Can We Build A Better Guitar Than Fender? Intro Post

Fender’s Vintera ’70s Telecaster Thinline model that inspired this project.

This will be a quick post, as I just want to introduce the journey I’ll be setting out on and posting about over the next few weeks. My unlimited longing for a Thinline Tele paired with my very limited budget has me determined to assemble a guitar that will match or beat the quality of Fender’s latest Thinline Tele for hundreds of dollars less. Starting with the body, loaded pickguard, and neck, I’m going to show you all (and myself) the best and cheapest aftermarket parts you need to build the Thinline I’ve always wanted. Stayed tuned and keep checking in to see all the progress I’ll make each week in what should be a simple but really fun partscaster project!

The brand new Vintera ’70s Thinline costs $1049.99 out of the box from major retailers. I’m going to set a budget of $600, about half the cost and dig through Reverb, Google, and many other sources to piece together one hell of a guitar. First post on the body coming soon!

What’s Currently On My Pedal Board?

While we wait for the next set of pedals, amps, and guitars to arrive let’s take a look at my current rig!

I’m not even sure anyone cares, but for those who do I thought I would take the down time to go over my current pedal board. I recently removed a ton of pedals that I’ve been relying on for years in favor of a more straight forward set up. Gone (for now) are my EHX Memory Man, Tube Screamer, Big Muff, and MXR Phase 90. In are the Nobels ODR-1 (reviewed here) and Dunlop Cry Baby Wah alongside holdovers like the Carbon Copy, DS-1, and Ammoon Nano Chorus. Wrapping it up I got the Ditto Looper, which freaking rocks! All that is going into my Vox AC15C1’s Top Boost channel.

What are you all currently running?

What pedals am I missing?

Fender Powercaster: The Next Guitar I Need To Review

While I wait for new gear shipments to arrive for review, here is something I think everyone should know about.

Things are a bit slow right now, as I’m waiting for a few new guitars to actually arrive at my place for review. So new reviews will be out soon! In the meantime, I have not been able to get the Fender Powercaster out of my mind after watching flor’s lead singer Zach rock one live at their Boston show last month.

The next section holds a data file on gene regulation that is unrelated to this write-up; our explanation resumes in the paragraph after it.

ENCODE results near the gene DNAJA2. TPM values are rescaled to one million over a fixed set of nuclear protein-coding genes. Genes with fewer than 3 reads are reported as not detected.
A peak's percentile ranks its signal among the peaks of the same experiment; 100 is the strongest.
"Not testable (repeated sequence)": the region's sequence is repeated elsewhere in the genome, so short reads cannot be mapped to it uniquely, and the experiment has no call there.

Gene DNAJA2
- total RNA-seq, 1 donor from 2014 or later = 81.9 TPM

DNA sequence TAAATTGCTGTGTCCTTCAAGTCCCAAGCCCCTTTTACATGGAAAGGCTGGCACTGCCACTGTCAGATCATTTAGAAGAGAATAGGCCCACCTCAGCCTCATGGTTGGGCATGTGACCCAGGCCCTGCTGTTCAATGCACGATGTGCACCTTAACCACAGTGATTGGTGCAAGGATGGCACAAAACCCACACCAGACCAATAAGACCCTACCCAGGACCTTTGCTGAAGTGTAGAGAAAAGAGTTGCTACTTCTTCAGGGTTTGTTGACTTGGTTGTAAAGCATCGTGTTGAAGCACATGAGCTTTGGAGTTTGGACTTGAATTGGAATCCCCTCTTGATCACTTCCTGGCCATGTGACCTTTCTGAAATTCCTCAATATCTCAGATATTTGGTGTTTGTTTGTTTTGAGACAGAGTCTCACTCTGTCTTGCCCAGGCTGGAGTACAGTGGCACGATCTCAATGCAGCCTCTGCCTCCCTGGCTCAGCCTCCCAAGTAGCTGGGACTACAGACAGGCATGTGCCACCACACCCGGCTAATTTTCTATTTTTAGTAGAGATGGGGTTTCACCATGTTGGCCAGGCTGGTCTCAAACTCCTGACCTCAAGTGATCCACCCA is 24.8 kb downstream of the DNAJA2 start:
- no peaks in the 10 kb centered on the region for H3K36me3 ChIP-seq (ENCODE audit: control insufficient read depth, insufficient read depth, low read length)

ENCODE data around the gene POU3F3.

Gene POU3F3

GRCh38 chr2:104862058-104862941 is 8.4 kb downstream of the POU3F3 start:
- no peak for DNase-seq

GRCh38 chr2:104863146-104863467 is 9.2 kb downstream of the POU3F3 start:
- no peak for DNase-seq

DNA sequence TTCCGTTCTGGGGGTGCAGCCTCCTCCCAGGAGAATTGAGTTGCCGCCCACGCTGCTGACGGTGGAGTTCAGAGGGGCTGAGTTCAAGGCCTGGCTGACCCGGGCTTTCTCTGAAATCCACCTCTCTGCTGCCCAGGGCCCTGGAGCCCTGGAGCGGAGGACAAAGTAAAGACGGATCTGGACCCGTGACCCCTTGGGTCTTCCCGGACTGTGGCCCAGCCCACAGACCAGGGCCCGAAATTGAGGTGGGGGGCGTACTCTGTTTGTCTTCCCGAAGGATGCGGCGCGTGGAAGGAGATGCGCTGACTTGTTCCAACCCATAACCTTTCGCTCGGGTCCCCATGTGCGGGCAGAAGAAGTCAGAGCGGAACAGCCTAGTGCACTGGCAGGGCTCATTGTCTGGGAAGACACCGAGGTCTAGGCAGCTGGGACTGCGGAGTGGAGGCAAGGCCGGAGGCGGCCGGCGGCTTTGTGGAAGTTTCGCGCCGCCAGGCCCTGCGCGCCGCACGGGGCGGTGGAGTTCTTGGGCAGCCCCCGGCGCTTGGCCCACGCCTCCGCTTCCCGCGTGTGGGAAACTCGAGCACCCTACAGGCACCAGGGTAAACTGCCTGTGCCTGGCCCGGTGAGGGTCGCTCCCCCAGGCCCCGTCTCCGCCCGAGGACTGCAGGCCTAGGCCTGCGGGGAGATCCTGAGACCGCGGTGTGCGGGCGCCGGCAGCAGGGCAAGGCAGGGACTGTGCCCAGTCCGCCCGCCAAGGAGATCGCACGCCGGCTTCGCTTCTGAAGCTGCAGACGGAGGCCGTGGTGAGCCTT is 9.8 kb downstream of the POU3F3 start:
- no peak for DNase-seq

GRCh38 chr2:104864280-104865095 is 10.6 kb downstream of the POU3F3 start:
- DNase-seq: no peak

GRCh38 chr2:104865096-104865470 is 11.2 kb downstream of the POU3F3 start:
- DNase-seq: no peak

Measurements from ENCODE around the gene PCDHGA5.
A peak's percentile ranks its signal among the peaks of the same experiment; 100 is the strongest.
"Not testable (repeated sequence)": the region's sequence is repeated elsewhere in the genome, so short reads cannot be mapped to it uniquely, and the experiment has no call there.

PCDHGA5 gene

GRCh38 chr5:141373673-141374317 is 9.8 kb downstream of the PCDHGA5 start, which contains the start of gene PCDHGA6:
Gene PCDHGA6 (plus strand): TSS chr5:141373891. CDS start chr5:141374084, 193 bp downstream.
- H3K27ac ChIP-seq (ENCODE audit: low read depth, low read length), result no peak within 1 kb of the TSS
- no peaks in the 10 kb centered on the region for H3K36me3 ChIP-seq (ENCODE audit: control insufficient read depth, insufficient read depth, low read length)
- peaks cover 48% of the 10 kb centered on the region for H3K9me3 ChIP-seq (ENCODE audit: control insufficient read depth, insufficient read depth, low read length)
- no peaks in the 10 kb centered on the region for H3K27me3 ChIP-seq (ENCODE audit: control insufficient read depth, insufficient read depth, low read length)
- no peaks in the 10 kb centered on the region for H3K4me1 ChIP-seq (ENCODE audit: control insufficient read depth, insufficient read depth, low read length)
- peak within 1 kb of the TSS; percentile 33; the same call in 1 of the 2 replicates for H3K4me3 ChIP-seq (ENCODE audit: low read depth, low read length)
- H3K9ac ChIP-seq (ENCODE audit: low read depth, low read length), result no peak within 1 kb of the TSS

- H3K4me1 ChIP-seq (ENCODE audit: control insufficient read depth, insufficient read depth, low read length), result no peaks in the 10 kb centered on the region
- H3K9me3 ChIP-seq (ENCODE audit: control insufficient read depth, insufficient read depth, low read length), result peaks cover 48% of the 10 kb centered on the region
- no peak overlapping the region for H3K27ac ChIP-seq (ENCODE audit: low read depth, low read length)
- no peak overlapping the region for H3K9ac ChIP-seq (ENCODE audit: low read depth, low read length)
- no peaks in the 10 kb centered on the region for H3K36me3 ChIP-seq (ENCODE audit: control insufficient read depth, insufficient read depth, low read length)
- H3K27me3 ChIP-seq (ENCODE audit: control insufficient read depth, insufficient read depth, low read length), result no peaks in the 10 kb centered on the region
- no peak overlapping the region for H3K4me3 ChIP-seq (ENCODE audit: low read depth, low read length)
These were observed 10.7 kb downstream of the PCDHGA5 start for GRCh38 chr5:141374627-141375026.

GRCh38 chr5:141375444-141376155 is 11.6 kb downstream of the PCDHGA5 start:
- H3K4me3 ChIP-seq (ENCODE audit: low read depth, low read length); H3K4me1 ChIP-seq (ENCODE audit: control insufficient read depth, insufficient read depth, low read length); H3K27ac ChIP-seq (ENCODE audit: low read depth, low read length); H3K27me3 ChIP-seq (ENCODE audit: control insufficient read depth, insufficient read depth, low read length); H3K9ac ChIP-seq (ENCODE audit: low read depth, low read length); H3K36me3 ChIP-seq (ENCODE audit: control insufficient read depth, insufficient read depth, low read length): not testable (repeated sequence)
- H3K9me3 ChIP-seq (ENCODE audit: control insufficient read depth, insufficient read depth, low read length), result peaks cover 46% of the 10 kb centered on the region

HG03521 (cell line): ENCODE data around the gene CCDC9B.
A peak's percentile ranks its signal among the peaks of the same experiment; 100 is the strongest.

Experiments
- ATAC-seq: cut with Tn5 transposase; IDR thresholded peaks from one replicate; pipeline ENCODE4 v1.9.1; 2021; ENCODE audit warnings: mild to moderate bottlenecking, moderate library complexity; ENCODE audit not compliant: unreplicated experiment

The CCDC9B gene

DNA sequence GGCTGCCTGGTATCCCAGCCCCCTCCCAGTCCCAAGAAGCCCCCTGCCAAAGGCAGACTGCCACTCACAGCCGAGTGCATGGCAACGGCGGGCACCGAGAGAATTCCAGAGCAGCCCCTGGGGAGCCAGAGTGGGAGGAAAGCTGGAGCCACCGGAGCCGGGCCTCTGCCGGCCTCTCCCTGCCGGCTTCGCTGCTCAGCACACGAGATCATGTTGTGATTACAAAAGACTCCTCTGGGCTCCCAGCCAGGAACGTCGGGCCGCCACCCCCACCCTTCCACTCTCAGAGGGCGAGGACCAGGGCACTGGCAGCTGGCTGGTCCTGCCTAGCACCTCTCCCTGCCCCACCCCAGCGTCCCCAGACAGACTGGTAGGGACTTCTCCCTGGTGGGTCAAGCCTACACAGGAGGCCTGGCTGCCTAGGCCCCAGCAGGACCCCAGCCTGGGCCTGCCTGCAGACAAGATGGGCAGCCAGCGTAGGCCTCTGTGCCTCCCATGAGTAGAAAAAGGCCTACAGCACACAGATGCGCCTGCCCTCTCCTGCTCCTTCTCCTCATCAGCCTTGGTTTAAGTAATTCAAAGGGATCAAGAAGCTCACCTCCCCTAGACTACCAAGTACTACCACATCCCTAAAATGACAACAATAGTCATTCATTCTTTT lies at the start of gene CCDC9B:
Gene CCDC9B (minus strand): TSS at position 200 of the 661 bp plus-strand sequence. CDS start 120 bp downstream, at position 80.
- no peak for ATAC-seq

Find your own on

Everything from the roasted Maple neck to the zebra humbucker to the offset shape seems right up my alley. I’m working incredibly hard to get lent one from Fender, so if they are reading this, send me one already! But seriously, this guitar seems incredibly underrated and could be versatile enough to fit almost any player. If you have one and want me to review it, send it my way, otherwise check out this demo below and let me know what you think of it!

Reviews coming soon for Vox, Harley Benton, and Grote!

Under-appreciated Guitars: The Squier Vista Series Jagmaster According to McKinley Kitts of flor

McKinley rocking his White Vista Jagmaster on stage in 2019

After getting to interview flor for (read it HERE), their guitarists McKinley Kitts and me started talking about his really unique guitar choice. McKinley rocks out on stage with a Squier Vista Series Jagmaster, an affordable model guitar built in Japan sometime in the late ’90s. I actually have had my eye on Reverb looking for one of these for awhile, but you have to be careful, the cheaper ones are made in the 2000’s and aren’t nearly as good as the ’90s models.

The great conversation we had got me thinking, is this HH Jaguar-Jazzmaster hybrid model incredibly underrated? I posed that question to McKinley and that resulted in a short but awesome interview where he tells you exactly why he plays the Jagmaster and why you need to try one for yourself. Let’s jump into our first installment of a new series called “Under-appreciated Guitars According To The Pros Who Use Them”.

Hi McKinley, thanks so much for the great show in Boston the other night and for answering all these questions! Let’s start with how you came to get your beloved Squier Jagmaster? 

MK: I stumbled upon my first Jagmaster accidentally, I was selling a camera lens on Craigslist & a guy offered me his sunburst JM as a trade. I was hesitant at first, as my understanding of Squier at that time was that it was a budget/introductory line exclusively. The guy swore up & down I was getting a great deal, and that the ‘Vista Series’ Squiers are as good as anything higher end. I decided to trust him. Six years later and with the addition of two more JMs, I’m so glad that I did.

Once you got it, how did you end up coming around to making it your main guitar? 

MK: I own & have owned a lot of guitars, pretty diverse collection all-around. The JM kept being the most reliable, even with its simple tuners & older electronics. It was a workhorse, and for our constant fly-dates and rigorous schedule, I needed a guitar I could rely on. I have a custom Lincoln guitar that was my other main, but it is really long so it doesn’t fit in my flight case. Amazing instrument though, and it’s absolutely gorgeous. 

What are some specific specs or features on the guitar that make it feel or sound so good to you? 

MK: I was immediately comfortable with the neck, and that’s probably why it’s still my constant. Especially on my olympic white model, it’s so smooth and perfectly suited to my hands. The short-scale 24” neck makes it a lot of fun to play, and on tighter stages with production I don’t ever feel like I need to worry about knocking into anything. The electronics are great for my tastes as well, simple controls and consistent tone. I get the bite I need with the varying selections, but lately I’ve kept it an even blend. I love being able to plug in and love my sound without any major adjustments. These guitars are so consistent.

What are some of the most memorable reactions you’ve gotten from gear snobs or confused record producers or collaborators?